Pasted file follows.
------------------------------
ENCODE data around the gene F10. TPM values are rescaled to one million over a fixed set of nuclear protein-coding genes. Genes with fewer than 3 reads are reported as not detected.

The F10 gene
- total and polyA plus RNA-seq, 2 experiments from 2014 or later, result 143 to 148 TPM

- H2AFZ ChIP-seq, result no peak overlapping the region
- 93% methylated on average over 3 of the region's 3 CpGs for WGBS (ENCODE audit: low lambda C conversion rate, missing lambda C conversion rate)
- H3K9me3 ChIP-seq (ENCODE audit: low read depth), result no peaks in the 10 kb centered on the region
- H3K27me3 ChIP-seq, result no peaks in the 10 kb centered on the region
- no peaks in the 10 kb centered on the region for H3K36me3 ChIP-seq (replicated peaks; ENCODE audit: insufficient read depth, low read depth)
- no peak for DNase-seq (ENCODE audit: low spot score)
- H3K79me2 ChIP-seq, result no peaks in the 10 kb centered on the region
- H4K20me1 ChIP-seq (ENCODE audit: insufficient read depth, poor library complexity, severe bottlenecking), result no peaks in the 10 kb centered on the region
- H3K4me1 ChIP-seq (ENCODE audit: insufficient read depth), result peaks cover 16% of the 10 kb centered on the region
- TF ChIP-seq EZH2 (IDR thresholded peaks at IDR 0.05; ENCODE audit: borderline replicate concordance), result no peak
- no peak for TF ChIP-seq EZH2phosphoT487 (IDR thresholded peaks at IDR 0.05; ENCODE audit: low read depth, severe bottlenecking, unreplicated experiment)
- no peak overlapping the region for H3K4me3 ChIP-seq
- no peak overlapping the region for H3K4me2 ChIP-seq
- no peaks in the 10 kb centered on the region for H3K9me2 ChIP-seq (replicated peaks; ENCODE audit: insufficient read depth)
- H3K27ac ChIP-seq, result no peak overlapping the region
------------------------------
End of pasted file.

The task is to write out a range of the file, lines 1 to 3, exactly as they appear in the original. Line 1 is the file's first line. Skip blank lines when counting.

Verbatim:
ENCODE data around the gene F10. TPM values are rescaled to one million over a fixed set of nuclear protein-coding genes. Genes with fewer than 3 reads are reported as not detected.

The F10 gene
- total and polyA plus RNA-seq, 2 experiments from 2014 or later, result 143 to 148 TPM